Viktoria Szanto looks into the fashion world of the late 19th and early 20th century, especially those skirts, dresses and trouser that helped women to win the vote.

 

 

 

Downton Abbey: Sybil turns up to breakfast in her glorious harem pants with so much sass. You gasp for breath, and manage to release a strange, high-pitched noise. The trousers are a copy of an actual pair made by Paul Poiret, a controversial figure, considered scandalous by some. He revolutionized women’s clothing by omitting the much loathed corset and the full skirt altogether. According to Wikipedia: “he was so famous that H. H. Asquith invited him to show his designs at 10 Downing Street. The cheapest garment at the exhibition cost 30 guineas, double the annual salary of a scullery maid”.

Indeed, the first decades of the 20th century marked an important change of attitude towards women. The term ’new woman’ was introduced – not completely without a derogative tone. The new woman was fearless, she redefined her place in society and overcame the ancient gender roles, or at least she tried. But a sense of fear and confusion surrounded this term at the time. Traditionalists still believed that women were of an inferior species and were to refrain from making responsible decisions. Strangely enough, this thought occurred at the same time as the first generation of women to attend universities began to graduate. Women started to work, they did sports, they rode bikes – rarely though, because whenever they did public outrage followed – but they could not vote. In the Edwardian era the only people not allowed to vote were criminals, poor people, lunatics and women.

This changing lifestyle also brought about a need for more practical and more comfortable clothes. Wasp waist, as they called it, was very much in fashion at the time (I guess fashion promoted unhealthy and unreal body image back then too, huh?). The corset – fashion’s secret weapon – reduced women’s waist measurements to 40-45 centimetres, causing serious medical problems. When you read in books of the era about women fainting and desperately waving their fans, it is not a fashionable gesture; their lungs were so compressed that they actually couldn’t breathe. Another fashionable item at the time was the crinolette. Like her big sister, the crinolin (which had mostly disappeared by the turn of the century), the crinolette was a steel, cage-like structure worn under the skirt that created the illusion of a bodacious Nicki Minaj butt. Apart from the fact that it was hard to move around in it, the crinolin was also very light, acting as a sail in wind – ladies flying around during windy weather were not an uncommon sight. 

 

 

 

 

These are the circumstances in which the suffragettes come into the picture. The movement is most commonly associated with the Women’s Social and Political Union (WSPU), led by the Pankhurst women: mother Emmeline and daughters Christabel and Sylvia. Their methods of protest ranged from peaceful tactics (hunger strikes) to more militant actions (letter bombs, vandalism). They also chained themselves to railways with belts that formerly belonged to lunatics in a mental asylum. The only way the policemen could detach them was to lay hands on them, which was seen as very distasteful at the time.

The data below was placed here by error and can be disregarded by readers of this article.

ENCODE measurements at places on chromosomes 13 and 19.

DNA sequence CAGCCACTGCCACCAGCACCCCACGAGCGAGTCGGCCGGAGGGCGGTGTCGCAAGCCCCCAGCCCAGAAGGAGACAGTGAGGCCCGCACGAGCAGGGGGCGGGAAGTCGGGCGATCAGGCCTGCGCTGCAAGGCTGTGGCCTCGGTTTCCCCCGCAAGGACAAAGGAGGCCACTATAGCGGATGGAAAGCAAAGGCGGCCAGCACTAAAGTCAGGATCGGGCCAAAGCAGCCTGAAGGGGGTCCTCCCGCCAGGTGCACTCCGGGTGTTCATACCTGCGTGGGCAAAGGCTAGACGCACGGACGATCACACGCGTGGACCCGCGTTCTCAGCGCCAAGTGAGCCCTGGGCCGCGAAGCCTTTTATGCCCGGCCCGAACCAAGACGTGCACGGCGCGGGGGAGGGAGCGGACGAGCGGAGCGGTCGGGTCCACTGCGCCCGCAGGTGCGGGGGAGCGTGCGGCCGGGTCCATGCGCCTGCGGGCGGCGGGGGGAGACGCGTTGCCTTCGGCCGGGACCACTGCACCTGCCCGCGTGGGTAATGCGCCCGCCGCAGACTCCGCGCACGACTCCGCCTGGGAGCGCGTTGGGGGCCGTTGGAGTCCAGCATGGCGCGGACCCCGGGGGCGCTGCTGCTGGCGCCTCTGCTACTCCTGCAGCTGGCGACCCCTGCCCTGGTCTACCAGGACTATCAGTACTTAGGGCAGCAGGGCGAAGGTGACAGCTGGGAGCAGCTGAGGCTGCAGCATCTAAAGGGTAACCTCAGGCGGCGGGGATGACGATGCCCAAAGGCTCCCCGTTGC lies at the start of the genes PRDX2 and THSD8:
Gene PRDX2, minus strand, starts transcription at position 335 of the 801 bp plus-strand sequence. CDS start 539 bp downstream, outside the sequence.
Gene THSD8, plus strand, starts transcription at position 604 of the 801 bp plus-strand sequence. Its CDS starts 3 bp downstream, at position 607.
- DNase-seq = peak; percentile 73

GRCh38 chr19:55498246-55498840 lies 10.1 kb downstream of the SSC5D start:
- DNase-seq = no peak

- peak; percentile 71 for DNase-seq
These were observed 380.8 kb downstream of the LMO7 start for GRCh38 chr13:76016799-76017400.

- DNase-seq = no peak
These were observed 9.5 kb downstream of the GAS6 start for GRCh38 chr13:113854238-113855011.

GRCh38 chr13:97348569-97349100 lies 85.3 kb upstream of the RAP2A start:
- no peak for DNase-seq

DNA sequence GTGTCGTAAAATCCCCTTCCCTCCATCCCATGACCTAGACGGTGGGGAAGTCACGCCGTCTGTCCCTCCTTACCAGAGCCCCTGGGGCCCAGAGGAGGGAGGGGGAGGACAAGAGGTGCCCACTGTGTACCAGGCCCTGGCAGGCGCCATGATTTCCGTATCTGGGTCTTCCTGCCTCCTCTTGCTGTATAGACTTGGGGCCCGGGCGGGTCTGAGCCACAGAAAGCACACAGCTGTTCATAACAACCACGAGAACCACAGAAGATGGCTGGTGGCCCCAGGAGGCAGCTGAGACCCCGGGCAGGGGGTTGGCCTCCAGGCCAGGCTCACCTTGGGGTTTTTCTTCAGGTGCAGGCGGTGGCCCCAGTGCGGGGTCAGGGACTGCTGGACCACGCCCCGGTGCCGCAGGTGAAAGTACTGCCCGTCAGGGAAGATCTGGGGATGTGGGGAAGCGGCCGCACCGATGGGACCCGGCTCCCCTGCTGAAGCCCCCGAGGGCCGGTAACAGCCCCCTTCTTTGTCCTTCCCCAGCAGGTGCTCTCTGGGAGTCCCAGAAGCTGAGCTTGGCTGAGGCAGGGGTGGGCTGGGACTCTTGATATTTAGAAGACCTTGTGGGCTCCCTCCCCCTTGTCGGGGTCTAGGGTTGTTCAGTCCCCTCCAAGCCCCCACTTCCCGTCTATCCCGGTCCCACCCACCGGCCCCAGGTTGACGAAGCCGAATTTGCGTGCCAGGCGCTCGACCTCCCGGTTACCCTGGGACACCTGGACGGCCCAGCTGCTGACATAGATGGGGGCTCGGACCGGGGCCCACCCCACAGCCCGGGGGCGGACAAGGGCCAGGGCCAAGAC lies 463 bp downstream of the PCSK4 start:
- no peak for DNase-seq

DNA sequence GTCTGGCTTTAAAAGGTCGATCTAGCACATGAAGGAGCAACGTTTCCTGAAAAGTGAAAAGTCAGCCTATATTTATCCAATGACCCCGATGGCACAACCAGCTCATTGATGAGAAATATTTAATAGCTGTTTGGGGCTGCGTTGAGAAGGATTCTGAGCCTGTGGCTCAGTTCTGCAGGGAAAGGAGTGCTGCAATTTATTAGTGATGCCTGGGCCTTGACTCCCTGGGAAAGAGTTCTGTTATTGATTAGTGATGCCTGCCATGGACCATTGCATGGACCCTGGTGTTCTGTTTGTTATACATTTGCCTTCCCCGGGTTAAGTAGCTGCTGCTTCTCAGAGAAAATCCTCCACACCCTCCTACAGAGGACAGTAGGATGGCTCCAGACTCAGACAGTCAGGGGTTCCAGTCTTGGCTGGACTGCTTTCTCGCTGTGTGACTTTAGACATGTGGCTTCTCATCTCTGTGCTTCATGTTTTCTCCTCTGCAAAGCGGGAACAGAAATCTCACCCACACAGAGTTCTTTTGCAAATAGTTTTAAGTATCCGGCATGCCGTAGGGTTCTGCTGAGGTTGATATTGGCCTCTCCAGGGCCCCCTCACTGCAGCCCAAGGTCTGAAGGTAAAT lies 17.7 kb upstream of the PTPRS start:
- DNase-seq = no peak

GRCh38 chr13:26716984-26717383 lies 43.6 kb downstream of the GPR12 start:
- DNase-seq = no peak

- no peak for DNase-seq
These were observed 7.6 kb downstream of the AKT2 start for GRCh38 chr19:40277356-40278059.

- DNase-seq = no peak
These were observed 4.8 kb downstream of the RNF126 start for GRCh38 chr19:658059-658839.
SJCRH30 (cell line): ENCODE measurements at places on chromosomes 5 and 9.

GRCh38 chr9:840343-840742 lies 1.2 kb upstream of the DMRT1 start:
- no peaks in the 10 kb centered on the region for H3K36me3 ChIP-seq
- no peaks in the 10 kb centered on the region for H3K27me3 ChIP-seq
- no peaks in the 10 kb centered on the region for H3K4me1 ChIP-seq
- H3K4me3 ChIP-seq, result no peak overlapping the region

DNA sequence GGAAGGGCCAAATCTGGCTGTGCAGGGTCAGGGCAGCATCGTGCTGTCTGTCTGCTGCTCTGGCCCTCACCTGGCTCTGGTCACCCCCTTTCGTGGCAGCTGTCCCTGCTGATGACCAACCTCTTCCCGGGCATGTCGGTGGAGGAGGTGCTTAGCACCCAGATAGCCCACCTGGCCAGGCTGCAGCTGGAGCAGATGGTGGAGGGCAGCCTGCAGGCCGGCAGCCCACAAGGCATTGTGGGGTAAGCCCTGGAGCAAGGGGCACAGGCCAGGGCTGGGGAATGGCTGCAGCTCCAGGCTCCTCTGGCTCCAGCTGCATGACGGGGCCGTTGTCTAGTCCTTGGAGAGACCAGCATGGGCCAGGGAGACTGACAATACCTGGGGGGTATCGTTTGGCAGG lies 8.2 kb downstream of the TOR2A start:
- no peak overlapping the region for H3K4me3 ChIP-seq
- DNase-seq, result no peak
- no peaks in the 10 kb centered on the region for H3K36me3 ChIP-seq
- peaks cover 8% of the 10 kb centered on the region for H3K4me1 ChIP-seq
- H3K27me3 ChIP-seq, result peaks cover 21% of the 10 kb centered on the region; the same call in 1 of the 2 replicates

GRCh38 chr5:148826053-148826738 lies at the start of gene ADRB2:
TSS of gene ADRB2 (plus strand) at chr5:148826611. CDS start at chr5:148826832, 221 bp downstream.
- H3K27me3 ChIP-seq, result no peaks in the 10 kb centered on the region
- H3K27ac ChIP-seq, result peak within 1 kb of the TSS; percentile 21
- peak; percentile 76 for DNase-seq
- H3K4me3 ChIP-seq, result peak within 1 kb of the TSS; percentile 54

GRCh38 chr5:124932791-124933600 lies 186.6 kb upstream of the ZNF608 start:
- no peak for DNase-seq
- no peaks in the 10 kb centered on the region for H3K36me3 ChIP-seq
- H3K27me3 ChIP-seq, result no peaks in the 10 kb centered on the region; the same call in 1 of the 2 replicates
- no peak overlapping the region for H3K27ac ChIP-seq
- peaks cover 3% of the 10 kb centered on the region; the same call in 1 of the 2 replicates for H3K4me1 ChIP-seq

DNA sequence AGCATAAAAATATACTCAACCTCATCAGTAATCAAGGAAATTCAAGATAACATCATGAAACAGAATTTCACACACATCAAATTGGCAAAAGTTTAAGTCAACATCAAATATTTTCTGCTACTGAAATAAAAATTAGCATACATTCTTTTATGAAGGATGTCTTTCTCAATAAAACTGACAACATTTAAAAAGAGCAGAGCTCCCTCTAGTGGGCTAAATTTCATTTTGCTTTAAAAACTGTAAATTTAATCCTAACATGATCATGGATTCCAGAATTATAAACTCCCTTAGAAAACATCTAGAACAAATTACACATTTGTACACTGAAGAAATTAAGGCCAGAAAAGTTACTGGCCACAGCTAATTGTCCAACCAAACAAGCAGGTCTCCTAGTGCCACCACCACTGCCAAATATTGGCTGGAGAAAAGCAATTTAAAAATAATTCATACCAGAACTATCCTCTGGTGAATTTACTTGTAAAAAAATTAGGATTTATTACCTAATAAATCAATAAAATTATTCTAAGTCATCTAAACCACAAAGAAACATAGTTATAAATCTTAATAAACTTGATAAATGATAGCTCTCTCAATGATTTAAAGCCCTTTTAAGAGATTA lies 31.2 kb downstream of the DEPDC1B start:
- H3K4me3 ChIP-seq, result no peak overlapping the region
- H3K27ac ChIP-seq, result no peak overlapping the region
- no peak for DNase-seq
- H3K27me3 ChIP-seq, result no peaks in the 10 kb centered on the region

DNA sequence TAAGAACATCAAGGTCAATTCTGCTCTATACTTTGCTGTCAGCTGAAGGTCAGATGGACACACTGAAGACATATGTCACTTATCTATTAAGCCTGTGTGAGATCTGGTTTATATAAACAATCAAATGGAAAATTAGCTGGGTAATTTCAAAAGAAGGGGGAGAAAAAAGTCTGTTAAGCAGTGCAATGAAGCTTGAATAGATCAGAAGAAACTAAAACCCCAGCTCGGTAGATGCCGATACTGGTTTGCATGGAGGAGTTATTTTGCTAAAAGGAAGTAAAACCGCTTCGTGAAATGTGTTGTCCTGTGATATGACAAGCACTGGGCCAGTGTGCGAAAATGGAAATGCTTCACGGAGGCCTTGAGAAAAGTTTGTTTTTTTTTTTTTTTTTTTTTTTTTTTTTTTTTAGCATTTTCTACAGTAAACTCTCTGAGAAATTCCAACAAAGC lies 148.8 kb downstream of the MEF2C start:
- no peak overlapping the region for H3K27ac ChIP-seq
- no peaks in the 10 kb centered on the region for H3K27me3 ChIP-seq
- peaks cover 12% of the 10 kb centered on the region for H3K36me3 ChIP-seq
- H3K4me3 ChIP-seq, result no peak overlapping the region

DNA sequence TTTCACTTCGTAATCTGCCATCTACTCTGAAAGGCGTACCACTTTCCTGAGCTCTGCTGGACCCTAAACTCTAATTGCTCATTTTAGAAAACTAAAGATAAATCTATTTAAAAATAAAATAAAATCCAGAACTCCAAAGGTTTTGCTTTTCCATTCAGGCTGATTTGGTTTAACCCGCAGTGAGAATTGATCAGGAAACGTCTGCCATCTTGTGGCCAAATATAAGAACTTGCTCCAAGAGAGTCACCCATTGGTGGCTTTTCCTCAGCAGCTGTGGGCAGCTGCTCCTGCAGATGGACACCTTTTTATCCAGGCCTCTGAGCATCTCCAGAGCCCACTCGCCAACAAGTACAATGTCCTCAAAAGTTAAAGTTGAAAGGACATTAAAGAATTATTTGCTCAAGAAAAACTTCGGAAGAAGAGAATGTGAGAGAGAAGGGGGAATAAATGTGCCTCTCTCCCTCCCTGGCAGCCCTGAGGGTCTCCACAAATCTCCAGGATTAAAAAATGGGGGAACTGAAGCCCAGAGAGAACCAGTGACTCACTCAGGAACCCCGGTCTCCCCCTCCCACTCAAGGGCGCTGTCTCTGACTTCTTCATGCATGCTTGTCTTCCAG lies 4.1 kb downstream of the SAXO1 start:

Contrary to what the press wanted people to believe, suffragettes dressed in a very feminine way. They wore flowing A-line skirts (generally ankle length), blouses with high collars, and straight coats, all in dark colours to emphasise the seriousness of their cause. But their clothes needed to fit their lifestyle – they had to be easy to move in and warm enough for their marches in the winter. As the movement expanded, a signature suffragette uniform – first presented in Hyde Park – emerged: white, shorter, loose-fitted dresses without corsets and shoes with lower heels that today we would call ‘kitten heels’. Much like political parties, the suffragettes developed a colour scheme. Their colours were green (symbolising fertility and hope), white (purity) and violet (dignity); the first letters read together make: Give Women the Vote. Even the smallest details of their outfit matched this colour scheme; wearing jewellery – especially brooches – was very popular, and (much like the cocarde in the French Revolution) showed sympathy for the movement.

A play on the stereotype that suffragettes are miserable and manly shapes popular perception of today’s feminists as well. Never before the era of the suffragettes – or ever since, for that matter – has fashion been so controversial and so widely used to convey a political message. Suffragettes genuinely changed the way women lived and dressed in the early 20th century. Sadly, their true ambition – getting the right to vote – was only fulfilled after the First World War, since inconveniently, only men who had been residents for at least 12 months could vote until then, crossing out most of the soldiers fighting overseas. But that’s another story.

 

 

Viktoria Szanto

 

 

Credits: Wikimedia Commons